retail news in context, analysis with attitude

National Public Radio's The Salt has a story about how California-based Raley's is "taking a swing at the food waste problem by trying to get customers to embrace the differences" between "cosmetically perfect fruits and vegetables" and variations that are less pleasing to the eye but may taste just as good.

The story notes that "the Natural Resources Defense Council estimates that depending on the crop, anywhere from 1 to 30 percent of food grown by farmers doesn't get to the grocery store. And, as we've reported, food is wasted at every step in the supply chain — during transportation and processing and once it gets to our refrigerators."

Efforts to institutionalize the saving and distribution of less-than-perfect produce have grown, with the key being the willingness of producers to co-pack: "As the workers slice and harvest the crop, they pack the premium heads in boxes headed to grocery stores. They separate out the less-than-perfect seconds and paThey separate out the less-than-perfect seconds and pack them in crates destined for the food banks. It's a simple process, but it's tough to recruit more farmers to join in. Only three out of 25 broccoli and cauliflower growers in California participate."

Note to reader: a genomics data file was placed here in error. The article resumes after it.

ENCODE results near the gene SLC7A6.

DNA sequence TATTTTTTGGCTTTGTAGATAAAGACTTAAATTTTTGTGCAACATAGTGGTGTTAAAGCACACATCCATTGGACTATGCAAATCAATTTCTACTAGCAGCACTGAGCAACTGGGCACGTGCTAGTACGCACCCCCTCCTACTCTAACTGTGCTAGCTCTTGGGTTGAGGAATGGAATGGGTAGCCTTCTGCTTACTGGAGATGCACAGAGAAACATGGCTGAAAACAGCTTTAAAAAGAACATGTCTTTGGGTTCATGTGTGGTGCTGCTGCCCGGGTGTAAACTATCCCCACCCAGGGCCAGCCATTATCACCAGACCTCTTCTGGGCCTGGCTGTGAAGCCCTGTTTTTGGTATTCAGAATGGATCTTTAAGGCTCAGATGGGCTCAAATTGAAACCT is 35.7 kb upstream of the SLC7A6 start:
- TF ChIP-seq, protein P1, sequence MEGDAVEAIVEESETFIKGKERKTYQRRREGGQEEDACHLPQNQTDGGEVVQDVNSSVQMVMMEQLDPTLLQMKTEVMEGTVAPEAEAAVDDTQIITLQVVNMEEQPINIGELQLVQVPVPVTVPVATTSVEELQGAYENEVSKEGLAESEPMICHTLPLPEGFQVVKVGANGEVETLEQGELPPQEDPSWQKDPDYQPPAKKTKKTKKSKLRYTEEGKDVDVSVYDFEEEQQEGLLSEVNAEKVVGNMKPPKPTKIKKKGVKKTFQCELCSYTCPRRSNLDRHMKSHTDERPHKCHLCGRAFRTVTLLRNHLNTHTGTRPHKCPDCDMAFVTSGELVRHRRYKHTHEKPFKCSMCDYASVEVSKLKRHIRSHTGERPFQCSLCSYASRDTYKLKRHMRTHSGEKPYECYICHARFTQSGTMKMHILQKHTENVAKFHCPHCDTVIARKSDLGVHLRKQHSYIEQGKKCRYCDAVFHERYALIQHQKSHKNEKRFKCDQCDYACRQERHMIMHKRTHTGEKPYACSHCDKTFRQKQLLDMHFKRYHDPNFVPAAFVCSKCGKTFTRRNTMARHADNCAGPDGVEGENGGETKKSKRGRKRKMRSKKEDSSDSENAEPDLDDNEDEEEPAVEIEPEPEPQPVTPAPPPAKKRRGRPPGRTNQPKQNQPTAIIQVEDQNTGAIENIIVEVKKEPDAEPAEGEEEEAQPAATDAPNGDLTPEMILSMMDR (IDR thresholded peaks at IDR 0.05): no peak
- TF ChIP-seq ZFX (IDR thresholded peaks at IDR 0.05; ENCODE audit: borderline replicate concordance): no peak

Enter a new venture called Imperfect Produce, which has as its mission growing acceptance of imperfect produce up and down the supply chain. "Imperfect has just inked a deal with high-end chain Raley's, which has more than 100 stores in California and Nevada. The chain says it will launch a pilot program, 'Real Good' produce, in 10 Northern California stores in mid-July.

"Raley's Megan Burritt says she's working on in-store education. When customers are picking up a funky-looking double cherry or an apple that may look like a reject, she wants them to see it in a new way."
KC's View:
She's right. This only works if there is a consumer education component, because this product is competing with items that are being specifically marketed as perfect and beautiful.